Molecular modeling studies on HIV-1 inhibitors and their potential use as anticancer agents.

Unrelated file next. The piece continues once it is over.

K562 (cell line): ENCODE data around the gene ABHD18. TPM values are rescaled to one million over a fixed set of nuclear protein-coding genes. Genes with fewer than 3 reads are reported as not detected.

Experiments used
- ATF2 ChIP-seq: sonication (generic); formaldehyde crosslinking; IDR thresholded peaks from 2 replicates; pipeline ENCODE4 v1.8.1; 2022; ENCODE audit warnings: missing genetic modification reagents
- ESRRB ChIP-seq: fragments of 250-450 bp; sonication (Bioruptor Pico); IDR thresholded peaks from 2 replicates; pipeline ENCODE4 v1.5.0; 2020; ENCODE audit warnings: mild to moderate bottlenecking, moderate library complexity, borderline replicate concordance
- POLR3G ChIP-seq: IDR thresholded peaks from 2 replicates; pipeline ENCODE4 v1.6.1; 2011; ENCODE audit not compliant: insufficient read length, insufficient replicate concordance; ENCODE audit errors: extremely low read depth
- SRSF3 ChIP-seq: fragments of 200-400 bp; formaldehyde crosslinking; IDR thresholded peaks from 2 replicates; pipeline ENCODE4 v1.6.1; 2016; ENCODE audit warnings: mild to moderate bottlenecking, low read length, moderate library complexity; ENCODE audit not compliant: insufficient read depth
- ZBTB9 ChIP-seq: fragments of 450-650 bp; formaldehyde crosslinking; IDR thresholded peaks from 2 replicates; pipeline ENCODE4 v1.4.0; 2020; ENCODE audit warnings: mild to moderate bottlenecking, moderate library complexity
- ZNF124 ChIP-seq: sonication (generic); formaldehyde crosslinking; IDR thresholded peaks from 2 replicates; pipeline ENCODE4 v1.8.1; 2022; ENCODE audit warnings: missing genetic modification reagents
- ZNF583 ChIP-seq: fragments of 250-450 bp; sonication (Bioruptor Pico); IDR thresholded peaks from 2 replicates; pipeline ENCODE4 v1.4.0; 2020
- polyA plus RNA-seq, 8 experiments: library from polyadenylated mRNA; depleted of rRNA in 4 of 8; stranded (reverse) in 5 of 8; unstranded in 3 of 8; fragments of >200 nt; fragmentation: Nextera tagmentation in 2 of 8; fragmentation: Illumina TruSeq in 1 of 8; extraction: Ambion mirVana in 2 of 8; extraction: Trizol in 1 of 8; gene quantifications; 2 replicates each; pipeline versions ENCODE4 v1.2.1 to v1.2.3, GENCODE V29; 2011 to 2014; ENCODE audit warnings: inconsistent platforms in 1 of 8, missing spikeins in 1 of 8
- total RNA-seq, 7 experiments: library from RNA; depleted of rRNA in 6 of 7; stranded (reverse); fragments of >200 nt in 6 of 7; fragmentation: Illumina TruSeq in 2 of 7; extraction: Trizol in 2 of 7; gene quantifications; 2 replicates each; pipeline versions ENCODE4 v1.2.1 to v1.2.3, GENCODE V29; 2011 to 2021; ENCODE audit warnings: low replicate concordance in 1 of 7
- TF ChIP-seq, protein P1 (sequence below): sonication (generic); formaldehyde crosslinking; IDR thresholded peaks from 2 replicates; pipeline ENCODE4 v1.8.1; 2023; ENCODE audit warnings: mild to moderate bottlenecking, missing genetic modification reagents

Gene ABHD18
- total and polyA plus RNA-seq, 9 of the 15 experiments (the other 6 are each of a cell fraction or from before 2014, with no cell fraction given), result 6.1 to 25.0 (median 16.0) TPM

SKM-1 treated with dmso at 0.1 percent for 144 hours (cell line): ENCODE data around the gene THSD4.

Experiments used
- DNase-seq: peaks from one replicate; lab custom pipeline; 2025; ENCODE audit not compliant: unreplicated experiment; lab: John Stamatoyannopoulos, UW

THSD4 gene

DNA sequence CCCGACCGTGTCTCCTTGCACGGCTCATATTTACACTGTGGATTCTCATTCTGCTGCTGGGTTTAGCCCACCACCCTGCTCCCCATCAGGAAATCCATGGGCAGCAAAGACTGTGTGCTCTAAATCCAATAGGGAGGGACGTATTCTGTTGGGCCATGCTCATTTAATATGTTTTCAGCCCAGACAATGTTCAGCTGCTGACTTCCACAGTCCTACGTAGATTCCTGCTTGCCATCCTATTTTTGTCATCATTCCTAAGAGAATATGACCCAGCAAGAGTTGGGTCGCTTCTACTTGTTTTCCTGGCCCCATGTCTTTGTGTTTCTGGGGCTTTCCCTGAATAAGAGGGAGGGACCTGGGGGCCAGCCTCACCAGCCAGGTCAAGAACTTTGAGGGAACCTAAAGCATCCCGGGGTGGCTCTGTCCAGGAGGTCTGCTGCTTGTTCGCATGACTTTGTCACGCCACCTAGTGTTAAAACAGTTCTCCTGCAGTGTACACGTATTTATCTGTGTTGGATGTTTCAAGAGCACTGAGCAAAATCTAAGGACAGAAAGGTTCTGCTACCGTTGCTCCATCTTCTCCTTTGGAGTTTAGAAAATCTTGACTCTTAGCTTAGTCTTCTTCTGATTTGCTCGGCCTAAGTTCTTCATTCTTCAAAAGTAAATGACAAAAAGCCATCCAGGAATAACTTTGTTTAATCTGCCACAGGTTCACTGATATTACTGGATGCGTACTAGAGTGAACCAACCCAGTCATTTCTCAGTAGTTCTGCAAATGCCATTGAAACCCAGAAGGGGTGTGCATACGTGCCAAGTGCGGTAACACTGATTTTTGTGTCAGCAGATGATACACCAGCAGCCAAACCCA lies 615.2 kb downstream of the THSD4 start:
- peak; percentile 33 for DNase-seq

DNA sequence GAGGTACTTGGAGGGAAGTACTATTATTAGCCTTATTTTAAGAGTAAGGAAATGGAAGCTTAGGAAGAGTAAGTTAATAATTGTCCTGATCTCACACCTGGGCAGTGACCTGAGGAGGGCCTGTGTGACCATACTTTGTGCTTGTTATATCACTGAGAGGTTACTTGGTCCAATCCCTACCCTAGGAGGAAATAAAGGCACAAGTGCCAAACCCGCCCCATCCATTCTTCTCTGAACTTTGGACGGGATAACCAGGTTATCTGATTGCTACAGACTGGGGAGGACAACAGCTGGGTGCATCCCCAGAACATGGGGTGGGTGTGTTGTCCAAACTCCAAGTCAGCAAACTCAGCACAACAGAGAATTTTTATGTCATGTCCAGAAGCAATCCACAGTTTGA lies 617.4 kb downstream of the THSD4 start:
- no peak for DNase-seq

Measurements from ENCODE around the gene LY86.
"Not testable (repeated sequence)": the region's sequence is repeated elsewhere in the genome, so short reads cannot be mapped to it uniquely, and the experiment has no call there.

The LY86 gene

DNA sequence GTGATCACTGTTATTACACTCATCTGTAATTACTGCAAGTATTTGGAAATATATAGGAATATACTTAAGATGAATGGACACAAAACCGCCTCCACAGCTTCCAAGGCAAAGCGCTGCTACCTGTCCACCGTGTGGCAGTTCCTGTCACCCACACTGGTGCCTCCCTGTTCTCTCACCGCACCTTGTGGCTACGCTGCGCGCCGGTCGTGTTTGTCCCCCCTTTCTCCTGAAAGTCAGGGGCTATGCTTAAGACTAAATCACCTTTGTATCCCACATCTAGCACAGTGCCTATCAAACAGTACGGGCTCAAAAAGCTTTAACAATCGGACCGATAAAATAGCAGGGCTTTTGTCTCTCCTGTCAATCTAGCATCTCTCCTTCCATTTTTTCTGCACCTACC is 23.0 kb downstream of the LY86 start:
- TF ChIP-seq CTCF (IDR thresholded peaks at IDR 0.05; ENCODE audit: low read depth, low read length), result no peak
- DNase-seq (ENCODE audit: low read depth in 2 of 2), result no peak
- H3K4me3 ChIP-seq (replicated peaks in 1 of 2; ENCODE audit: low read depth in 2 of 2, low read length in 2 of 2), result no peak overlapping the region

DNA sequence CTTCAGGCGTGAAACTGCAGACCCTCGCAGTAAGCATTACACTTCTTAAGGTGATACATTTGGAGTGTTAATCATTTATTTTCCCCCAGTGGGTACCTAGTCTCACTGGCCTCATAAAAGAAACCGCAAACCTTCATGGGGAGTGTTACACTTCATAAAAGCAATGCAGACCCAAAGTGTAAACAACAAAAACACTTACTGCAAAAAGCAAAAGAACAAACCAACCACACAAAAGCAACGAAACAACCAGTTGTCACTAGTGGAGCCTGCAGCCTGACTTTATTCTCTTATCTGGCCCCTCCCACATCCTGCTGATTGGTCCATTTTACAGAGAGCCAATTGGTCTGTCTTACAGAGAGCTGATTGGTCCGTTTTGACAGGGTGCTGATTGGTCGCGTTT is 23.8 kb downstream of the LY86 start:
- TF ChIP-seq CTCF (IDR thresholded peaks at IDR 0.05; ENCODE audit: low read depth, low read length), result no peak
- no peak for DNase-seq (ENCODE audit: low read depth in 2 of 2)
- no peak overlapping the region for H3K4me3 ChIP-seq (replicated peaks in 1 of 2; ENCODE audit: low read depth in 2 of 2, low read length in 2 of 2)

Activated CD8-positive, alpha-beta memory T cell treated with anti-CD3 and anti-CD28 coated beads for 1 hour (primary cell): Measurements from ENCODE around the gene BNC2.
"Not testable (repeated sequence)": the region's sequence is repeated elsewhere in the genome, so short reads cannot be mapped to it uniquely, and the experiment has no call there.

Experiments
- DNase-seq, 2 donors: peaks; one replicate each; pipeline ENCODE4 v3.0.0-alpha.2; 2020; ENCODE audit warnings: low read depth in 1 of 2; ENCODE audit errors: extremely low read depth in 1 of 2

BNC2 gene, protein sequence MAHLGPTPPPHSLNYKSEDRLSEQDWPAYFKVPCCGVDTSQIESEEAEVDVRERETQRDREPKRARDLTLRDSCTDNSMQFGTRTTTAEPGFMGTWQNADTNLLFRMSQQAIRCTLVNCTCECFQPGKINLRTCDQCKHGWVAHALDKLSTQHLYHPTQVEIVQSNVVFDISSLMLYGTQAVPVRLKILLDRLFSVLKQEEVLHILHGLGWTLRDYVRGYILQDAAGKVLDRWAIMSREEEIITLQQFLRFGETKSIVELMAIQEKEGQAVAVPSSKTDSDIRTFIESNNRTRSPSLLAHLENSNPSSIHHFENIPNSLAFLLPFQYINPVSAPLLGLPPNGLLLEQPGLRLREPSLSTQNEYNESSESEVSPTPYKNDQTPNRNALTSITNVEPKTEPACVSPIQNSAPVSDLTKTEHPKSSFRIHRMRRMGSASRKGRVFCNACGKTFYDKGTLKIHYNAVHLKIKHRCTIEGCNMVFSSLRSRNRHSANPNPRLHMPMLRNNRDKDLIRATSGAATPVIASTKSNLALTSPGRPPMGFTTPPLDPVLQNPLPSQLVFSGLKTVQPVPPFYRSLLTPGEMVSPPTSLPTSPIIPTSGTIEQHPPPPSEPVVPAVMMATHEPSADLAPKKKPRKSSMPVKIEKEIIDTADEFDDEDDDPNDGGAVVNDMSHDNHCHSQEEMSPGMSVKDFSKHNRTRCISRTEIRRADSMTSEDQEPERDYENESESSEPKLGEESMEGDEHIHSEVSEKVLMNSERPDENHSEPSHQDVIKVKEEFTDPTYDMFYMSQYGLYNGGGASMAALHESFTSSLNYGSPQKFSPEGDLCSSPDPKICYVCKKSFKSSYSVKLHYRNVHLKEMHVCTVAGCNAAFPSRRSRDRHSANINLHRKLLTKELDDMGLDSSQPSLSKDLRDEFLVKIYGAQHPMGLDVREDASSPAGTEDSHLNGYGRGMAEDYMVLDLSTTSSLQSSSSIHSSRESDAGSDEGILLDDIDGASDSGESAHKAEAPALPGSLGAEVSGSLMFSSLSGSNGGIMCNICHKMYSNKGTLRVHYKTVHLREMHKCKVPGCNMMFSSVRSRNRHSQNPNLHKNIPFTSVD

Acquired Immunodeficiency Syndrome (AIDS), currently regarded as one of the deadliest diseases, is a disease of the human immune system caused by the Human Immunodeficiency Virus (HIV). This dissertation addresses two classes of HIV-1 inhibitors: (i) integrase and (ii) protease inhibitors. With the first class, a 2D-QSAR study was carried out on compounds from a variety of structural classes; 40 diketo acid and carboxamide derivatives; possessing integrase inhibitory activity. This study investigated the relationship between molecular properties and HIV-1 integrase inhibitor activities and established accurate QSAR predictive model using the Genetic Function Algorithm (GFA) statistical model. The logarithmic inverse values of IC50 (μM) and physicochemical parameters represent the dependent variable and independent variable, respectively. Results demonstrated that the radius of gyration, Zagreb index, Wiener index and minimized energy are statistically significant with the correlation coefficient value of 0.820 and play an important role in HIV-1 integrase inhibition. With the second class, the binding affinities of some FDA-approved HIV-1 protease inhibitors, which were reported to possess anticancer activities, were estimated. The findings proposed here may alter perceptions about how NFV binds to the human Hsp90; the protein responsible for the overexpression of HER2+ breast cancer; since it has only been reported to inhibit NSCLC and a collection of yeast strains. A human Hsp90 homologue was built due to the lack of a full X-ray crystal structure of the human Hsp90 on protein data bank. The Ramachandran plot showed the validity of the human Hsp90 homologue where 98% of all residues, including the active site residues, were in the favoured region and 99.8% were in the allowed region. The NTD active acid residues were found to be Leu43, Asn46, Lys53, Ile91, Asp97, Met93, Asn101, Ser108, Gly109, Phe133 and Thr179. The obtained active site residues for the human Hsp90 homologue CTD were Gln523, Val534, Ser535, Lys538, Thr595, Tyr596, Gly597, Trp598 and Met602. The system stability and overall convergence of simulations were evaluated. The RMSD of all nine PIs did not exceed 2Å and the system stabilised after 1000 ps and 1800 ps MD simulation at the NTD and CTD, respectively. The fluctuations of potential energies at the NTD were <2000 kcal/mol for 5 ns of MD simulation and CTD show that the fluctuations of the potential energy to be ≤8000 kcal/mol. The free binding energy of NFV was -83.03 kcal/mol at the NTD and -39.3 kcal/mol at the CTD. This value shows a significant difference (~43.73 kcal/mol) between the interaction energy at the NTD and CTD. Energy decomposition analysis at the NTD and CTD show that these two active sites have major energy contributions from their respective active site residues. This study is of great importance to medicine as it predicts the biological activity of some potent HIV-1 IN and investigates the potential use of the current HIV-1 PR drugs as anticancer agents.